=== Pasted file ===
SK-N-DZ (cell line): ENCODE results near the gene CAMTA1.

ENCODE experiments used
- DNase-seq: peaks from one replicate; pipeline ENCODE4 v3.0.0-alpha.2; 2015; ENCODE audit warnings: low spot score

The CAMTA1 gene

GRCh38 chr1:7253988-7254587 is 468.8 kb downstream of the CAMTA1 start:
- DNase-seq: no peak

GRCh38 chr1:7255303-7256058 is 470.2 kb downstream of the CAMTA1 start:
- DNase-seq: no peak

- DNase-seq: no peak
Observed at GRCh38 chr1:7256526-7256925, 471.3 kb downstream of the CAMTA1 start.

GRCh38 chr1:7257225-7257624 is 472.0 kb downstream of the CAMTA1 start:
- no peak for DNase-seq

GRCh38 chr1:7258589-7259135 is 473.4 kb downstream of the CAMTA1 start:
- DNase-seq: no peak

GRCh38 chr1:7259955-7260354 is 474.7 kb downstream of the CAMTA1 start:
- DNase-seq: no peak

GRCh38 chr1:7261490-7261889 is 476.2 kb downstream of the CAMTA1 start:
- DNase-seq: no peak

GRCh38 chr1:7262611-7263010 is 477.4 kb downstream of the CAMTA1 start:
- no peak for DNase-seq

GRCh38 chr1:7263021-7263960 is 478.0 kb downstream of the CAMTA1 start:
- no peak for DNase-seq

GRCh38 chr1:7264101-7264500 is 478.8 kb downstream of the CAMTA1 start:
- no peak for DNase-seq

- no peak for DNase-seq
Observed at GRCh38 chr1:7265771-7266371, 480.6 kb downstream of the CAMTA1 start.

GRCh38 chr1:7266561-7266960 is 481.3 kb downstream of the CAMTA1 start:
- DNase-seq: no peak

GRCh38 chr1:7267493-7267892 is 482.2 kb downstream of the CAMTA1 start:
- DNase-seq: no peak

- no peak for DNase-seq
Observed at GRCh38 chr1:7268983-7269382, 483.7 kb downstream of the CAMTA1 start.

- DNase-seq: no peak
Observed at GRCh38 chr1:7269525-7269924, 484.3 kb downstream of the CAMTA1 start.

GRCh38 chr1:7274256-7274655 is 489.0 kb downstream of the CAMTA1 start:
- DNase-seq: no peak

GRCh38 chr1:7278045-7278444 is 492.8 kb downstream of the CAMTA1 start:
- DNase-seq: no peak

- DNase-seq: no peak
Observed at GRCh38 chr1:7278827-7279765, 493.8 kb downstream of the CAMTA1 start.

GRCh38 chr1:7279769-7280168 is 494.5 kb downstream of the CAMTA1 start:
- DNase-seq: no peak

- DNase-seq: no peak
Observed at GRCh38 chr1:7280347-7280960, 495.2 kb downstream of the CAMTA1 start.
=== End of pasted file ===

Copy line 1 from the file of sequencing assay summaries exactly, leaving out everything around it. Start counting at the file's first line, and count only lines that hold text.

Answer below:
SK-N-DZ (cell line): ENCODE results near the gene CAMTA1.